That wasn’t the only time I lost my dignity by crying in front of others.  When one of my professors came in to discuss my progress in the practical, I began crying openly yet again.  I had told myself a million times beforehand that I would not cry, that I knew I wasn’t doing well so there was no surprise in what ever my prof would say to me, but soon after the prof started, I burst crying.  We were sitting in the school staff room and there was another teacher in there pretending not to know what was going on as she got up and walked near us to grab a cup of coffee.  I cried so badly that I had to cover my face from needing a tissue to wipe my runny nose.  It was very embarrassing to see the prof leave the seat to get a tissue from the nearby table to hand to me, as I was a “basket case.”

I felt humiliated and defeated as I watched myself, a grown woman, cry my eyes out in front of other professionals.  The emotional trauma and humiliation took a turn for the worse as my prof told me that if I didn’t improve my performance in the practical classroom I might have to stay extra days or weeks while the rest of the class graduated on time.  How would I face the world as a failure?  And how could someone fail the least difficult of all professional schools?  My tears flowed freely as I straight out told her that there was no way that I would stay extra days.  She left the conversation stating that it was a very possible outcome for me if I didn’t improve.  But I didn’t know what else to do.  I was trying my best and still it was nowhere near enough.  Although others in my course complained about the workload, everyone was getting by really nicely when it came to their practicals.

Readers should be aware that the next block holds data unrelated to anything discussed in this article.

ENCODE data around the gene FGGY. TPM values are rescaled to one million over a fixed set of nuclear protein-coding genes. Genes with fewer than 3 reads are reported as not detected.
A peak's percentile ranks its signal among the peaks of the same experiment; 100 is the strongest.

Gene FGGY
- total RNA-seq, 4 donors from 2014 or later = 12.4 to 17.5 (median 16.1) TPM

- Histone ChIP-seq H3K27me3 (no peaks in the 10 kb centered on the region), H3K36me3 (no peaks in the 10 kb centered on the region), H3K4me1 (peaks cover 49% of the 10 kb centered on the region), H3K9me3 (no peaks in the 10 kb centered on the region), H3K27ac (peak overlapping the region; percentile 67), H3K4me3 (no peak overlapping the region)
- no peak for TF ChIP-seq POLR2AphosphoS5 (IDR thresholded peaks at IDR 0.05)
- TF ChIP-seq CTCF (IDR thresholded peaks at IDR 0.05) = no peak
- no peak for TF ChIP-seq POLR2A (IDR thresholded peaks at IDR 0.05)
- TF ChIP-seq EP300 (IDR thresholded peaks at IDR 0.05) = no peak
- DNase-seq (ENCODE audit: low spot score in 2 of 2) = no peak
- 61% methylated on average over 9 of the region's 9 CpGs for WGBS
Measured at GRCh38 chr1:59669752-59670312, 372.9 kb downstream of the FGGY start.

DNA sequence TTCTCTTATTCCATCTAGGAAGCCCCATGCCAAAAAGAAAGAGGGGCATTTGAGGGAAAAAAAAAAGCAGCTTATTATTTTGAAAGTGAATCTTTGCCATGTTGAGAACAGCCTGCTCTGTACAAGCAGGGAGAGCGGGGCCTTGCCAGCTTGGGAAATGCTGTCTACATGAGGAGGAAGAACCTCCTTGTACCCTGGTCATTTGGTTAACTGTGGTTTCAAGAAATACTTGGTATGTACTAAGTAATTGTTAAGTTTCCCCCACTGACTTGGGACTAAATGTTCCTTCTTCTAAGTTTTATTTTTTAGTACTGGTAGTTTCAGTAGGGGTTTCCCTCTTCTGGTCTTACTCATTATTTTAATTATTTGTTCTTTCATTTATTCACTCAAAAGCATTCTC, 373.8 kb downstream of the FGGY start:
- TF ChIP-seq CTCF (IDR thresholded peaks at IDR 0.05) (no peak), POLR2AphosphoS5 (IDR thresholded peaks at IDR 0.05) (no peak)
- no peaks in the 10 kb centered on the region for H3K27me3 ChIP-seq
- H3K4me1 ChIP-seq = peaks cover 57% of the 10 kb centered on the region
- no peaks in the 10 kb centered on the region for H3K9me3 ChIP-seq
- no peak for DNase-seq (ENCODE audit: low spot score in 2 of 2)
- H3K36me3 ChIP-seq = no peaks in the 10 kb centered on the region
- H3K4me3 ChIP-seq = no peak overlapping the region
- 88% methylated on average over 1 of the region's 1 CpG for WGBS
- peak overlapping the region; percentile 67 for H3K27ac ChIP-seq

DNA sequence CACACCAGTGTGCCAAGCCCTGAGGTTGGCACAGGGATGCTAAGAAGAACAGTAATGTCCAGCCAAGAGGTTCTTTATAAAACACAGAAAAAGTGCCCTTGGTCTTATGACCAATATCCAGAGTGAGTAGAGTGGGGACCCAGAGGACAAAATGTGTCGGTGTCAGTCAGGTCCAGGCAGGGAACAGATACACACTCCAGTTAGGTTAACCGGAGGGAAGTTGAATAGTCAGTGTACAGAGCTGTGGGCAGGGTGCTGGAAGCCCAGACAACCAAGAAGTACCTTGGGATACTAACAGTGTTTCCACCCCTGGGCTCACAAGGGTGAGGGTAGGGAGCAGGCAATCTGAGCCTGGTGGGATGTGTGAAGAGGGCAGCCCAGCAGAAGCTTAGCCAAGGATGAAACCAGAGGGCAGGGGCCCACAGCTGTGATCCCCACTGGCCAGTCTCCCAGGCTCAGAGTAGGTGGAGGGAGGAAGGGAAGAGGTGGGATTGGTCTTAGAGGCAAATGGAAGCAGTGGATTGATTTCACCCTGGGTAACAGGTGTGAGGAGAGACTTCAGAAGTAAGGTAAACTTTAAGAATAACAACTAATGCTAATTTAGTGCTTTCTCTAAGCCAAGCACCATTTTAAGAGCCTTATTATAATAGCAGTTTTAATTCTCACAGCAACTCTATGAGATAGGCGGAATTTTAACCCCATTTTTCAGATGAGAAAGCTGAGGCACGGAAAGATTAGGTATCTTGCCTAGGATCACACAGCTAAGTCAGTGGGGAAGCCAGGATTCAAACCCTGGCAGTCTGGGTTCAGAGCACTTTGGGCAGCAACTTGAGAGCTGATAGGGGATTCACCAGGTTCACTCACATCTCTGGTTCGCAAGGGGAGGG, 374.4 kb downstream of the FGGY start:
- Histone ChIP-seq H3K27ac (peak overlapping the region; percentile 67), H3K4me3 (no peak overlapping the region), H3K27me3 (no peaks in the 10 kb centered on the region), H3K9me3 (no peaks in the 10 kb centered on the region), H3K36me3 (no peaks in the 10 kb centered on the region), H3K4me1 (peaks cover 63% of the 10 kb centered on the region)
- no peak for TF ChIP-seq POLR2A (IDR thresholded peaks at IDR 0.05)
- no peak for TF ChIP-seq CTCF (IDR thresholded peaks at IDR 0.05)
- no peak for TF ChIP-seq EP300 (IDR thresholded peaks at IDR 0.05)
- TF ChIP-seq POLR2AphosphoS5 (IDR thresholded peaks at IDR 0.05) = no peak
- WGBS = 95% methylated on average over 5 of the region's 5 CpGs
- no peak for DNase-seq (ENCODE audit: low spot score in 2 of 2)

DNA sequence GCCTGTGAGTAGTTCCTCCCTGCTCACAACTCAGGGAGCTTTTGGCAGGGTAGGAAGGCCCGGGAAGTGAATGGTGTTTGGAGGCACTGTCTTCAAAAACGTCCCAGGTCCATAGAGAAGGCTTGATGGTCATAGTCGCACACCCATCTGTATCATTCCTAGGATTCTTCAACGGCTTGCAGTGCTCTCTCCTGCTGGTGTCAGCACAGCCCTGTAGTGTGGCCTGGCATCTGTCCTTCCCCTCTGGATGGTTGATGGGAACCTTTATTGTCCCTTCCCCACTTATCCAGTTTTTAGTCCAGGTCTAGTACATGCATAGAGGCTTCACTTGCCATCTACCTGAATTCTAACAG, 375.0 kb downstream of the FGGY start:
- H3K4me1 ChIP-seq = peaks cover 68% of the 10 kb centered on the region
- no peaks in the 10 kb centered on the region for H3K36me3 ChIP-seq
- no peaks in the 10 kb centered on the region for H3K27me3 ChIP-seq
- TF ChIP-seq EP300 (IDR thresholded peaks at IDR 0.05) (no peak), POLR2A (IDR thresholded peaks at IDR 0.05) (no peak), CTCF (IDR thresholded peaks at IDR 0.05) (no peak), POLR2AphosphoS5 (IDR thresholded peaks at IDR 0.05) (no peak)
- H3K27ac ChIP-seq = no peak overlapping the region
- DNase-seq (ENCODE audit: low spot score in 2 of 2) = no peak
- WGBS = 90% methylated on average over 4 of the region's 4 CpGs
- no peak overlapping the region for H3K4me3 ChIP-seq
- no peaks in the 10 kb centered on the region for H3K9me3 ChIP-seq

I didn’t know what to do so I told my family to pray for me to pass teacher’s college on time with everyone and to make it easy for me.  My parents worried for me as they had never seen me so stressed about school, asking me from time to time how my marks were, telling me that this was a weird situation because they had never had to worry about my academic performance before.   After all, I had always been a good student, getting A’s quite often.   This was a very confusing and frustrating time in my life.  I worked really hard but still sometimes ended up underachieving.

For the first time in my life, I felt empathy for those students who struggled in school.  I realized how difficult it can be for some to even just pass assignments and tests, even if they studied so hard.  And so in that year I got my wish of becoming more humble.  With the mercy of Allah SWT I was able to graduate with my class on time, but as a very changed person, a very humble person.   I didn’t see it as “my” triumph, but rather as a miracle and blessing of God.  I saw myself as a person who needed God’s help for everything in life, because everything we are good at or excel in is because of a special favor from God, and not because we are innately intelligent.  My more than sixteen years of educational experience were of no benefit to me that one year.  All that benefitted me were consistent prayers and turning towards God in humility.